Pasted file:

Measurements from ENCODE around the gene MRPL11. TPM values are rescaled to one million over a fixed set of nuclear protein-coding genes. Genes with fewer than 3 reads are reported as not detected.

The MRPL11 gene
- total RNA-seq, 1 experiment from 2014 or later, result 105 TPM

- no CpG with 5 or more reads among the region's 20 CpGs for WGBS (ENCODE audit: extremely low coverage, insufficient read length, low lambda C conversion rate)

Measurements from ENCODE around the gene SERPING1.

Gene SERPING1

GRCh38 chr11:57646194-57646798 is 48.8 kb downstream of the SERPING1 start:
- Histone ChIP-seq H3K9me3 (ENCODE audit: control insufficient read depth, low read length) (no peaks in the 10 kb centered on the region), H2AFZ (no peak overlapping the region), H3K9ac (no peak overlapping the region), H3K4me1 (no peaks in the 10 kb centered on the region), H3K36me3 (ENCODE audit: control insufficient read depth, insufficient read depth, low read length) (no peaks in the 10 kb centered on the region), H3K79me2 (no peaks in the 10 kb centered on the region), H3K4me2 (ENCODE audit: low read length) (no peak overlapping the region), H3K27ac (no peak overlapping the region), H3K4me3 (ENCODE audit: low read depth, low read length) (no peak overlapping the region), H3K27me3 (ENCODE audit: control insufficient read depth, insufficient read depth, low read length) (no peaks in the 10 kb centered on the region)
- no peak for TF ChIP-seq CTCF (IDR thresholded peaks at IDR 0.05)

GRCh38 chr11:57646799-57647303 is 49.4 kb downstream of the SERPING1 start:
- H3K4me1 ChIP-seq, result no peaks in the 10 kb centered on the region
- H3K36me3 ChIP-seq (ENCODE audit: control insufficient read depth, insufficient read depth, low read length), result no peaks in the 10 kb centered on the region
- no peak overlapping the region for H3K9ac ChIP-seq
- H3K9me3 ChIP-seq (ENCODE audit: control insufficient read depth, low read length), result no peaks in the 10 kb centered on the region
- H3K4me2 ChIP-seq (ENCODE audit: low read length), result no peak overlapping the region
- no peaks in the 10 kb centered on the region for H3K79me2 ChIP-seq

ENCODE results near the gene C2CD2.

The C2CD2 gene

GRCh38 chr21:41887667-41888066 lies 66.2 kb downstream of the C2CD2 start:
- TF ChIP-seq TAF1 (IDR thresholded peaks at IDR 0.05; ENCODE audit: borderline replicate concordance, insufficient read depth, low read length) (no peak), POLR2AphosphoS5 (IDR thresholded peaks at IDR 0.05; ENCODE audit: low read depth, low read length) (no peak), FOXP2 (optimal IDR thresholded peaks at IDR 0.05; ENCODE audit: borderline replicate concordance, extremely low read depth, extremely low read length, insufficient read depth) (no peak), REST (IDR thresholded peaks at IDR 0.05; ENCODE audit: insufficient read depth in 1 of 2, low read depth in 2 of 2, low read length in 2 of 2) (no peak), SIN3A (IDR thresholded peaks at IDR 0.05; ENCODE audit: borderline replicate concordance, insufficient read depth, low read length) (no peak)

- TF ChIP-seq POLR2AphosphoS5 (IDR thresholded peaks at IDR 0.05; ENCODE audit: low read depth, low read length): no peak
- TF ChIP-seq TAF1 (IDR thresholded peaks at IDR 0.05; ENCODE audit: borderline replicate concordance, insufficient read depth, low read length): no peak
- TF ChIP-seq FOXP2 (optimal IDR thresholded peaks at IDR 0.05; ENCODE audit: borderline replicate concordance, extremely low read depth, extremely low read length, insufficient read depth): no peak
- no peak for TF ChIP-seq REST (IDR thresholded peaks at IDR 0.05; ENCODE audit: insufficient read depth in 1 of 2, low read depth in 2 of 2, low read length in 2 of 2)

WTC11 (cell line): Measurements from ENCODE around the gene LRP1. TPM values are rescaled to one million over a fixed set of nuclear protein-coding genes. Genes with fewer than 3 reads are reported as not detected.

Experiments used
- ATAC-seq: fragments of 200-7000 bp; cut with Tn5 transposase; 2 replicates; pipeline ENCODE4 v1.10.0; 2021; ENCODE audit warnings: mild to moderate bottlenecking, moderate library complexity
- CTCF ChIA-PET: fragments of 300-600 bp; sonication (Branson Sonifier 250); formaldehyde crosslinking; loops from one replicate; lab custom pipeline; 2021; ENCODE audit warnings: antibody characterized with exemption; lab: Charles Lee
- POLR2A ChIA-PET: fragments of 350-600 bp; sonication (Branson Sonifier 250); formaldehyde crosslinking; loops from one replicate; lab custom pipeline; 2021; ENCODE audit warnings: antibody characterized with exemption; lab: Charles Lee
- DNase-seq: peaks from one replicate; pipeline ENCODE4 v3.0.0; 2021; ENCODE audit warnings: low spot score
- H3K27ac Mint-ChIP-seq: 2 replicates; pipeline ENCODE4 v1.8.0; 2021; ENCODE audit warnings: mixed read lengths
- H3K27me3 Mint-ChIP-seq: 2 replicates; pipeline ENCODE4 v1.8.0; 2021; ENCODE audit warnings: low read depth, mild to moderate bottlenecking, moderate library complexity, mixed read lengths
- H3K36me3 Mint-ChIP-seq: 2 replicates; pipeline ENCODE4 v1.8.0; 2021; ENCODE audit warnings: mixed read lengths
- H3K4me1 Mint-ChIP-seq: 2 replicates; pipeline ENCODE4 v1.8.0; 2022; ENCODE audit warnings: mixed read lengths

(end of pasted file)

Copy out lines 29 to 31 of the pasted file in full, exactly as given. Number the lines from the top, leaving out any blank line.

- POLR2A ChIA-PET: fragments of 350-600 bp; sonication (Branson Sonifier 250); formaldehyde crosslinking; loops from one replicate; lab custom pipeline; 2021; ENCODE audit warnings: antibody characterized with exemption; lab: Charles Lee
- DNase-seq: peaks from one replicate; pipeline ENCODE4 v3.0.0; 2021; ENCODE audit warnings: low spot score
- H3K27ac Mint-ChIP-seq: 2 replicates; pipeline ENCODE4 v1.8.0; 2021; ENCODE audit warnings: mixed read lengths